The Hague, Netherlands ( Associated Press) — Until a few days ago, Volodymyr Musayk was on the front lines defending Ukraine from Russia’s devastating attack on his country. Now he is preparing to take bow and arrow in the Invictus Games archery competition.
The sporting event for active service personnel and veterans who are sick, injured or injured opens Saturday and ends on April 22 in the Dutch city that calls itself a global center for peace and justice.
Those concepts seem a world away for Ukraine’s team of 19 athletes and their supporters as they settle in The Hague for the Games.
“I think emotionally it’s something that needs time … because we come from a very disturbed area because we come from areas where real killings are happening every day, shelling, bombing, We hear sirens every day,” said Oksana Horbach, Ukraine’s Invictus Games national coordinator.
One of the team, Taira Pievska, still could not travel after being taken hostage by the Russian military in Mariupol, where she worked as a paramedic, Horbach said.
Organizers of the Invictus Games said on their website that four Ukrainians who were not due to participate in the Games but were in the worldwide community of wounded soldiers and women in March, two on active duty and two were killed in rocket attacks.
Pavlo Kowalski, who has competed in rowing, archery, wheelchair basketball and possibly volleyball, said that as well as competing, he wants to spread the word about the harsh realities of war in his homeland.
Traveling to the Games gives the 31-year-old a “better opportunity to tell, to inform the spectators, our friends, our new acquaintances, just fellow athletes, what is happening now,” he said.
Ukrainian Minister for Veterans Affairs Yulia Laputina agreed that the contestants decided to participate as a way of spreading the word.
“They wanted to be with their country, their people, but understanding the role of sports ambassador in international relations they … decide to participate and it was a difficult decision for them,” she said.
Members of the Ukrainian team attended a reception on Friday evening with great enthusiasm, which also included Britain’s Prince Harry – whose brainchild – and his wife Meghan.
Ukraine’s President Volodymyr Zelensky urged the team via a video link after their arrival on Thursday.
“Victory is important to us, it is important to prove that we are all invincible. And your team is part of Ukraine, the people of Ukraine and the indomitable spirit of each of us,” he told the participants.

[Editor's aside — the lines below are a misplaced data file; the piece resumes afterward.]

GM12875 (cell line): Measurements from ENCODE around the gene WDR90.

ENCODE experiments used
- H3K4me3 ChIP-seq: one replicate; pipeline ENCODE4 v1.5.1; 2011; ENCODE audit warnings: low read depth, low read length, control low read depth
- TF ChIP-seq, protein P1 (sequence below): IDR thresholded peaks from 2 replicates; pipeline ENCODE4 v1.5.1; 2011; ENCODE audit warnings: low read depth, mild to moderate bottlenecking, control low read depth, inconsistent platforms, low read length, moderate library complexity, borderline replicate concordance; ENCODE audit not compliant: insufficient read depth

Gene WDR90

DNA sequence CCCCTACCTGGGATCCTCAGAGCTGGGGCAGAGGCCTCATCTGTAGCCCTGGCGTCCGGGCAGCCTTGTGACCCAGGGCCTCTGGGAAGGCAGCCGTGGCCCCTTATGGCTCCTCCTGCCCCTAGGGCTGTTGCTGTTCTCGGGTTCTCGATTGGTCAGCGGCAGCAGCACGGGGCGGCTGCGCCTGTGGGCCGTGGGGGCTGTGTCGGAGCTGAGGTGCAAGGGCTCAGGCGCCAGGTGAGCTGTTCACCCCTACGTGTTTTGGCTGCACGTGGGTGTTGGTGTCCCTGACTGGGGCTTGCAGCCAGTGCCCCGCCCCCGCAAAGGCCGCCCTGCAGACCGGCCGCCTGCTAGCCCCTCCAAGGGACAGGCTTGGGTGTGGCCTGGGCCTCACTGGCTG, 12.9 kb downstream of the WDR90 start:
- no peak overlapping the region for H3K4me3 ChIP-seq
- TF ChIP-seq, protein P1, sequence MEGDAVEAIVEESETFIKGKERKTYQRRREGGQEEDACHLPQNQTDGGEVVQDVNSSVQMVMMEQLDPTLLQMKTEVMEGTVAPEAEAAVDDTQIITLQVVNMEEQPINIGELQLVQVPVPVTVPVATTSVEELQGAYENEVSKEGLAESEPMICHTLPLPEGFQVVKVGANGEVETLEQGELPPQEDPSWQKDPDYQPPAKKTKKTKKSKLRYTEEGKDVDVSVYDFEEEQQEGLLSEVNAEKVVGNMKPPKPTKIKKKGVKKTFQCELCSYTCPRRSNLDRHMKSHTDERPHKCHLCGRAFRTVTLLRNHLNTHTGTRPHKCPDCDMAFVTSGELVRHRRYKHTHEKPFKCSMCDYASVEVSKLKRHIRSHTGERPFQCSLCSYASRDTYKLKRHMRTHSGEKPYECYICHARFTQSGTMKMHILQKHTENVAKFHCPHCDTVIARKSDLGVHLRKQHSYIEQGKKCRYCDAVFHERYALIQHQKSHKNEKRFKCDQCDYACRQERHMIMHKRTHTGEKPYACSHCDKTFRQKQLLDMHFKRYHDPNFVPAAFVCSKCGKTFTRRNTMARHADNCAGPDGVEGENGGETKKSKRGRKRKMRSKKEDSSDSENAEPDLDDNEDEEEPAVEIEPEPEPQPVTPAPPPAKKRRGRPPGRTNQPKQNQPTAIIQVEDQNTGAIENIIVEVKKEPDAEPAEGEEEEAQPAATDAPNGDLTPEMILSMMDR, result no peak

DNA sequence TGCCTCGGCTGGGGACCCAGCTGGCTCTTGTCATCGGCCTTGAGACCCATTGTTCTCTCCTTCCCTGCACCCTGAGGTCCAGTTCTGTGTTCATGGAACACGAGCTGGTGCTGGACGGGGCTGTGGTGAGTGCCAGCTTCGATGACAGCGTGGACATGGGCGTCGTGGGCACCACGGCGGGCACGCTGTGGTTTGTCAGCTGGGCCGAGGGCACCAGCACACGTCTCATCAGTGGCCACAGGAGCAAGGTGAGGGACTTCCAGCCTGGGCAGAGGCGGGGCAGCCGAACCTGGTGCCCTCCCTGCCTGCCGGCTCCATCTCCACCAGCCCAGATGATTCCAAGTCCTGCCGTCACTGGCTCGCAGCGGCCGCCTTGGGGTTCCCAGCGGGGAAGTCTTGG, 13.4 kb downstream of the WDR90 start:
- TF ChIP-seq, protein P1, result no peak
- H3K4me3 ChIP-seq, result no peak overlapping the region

Ukrainians are among the 500 competitors from 20 countries participating in the Invictus Games. Russia has never participated in the previous Games and does not have a team in The Hague.
This year’s games were twice delayed due to the coronavirus pandemic. The first edition of the Games was held in London in 2014, followed by Orlando in 2016, Toronto in 2017 and Sydney in 2018.
Service personnel compete in athletics, archery, cycling, indoor rowing, powerlifting, volleyball, swimming, wheelchair basketball and wheelchair rugby, as well as in a driving challenge organized by carmaker Jaguar Land Rover, one of the event’s official partners.
For Ukrainians, the game is a brief respite from the grim realities of life in times of war and an opportunity to highlight the plight of their nation.
“Death, destruction, rape, everything, it’s something that my competitors and team staff members experience every day.” “So it needs to be heard, it needs to be told. It’s very important to us, as Ukrainians, to have a platform to voice who we are, what we do and since February 24th we What do you experience every day, “when the Russian invasion began.
Musayk, who has suffered an injury from a mine explosion, is competing in other competitions, including archery, but has to prepare without his coach Dimitro Sidoruk, who is killed in battle.
“On the eve of our departure, he died,” said Musik. “Whether military or civilian, every loss to us, especially when our children are killed, when civilians are killed, when women are killed, is an irreparable loss.”
And while Musik is competing in The Hague, his mind is elsewhere.
“We are here only for the second day, we have come here from the front line and as of now, I am mentally in arms with my brothers,” he said. “After the end of the competition, we return to the front lines to defend our country.”
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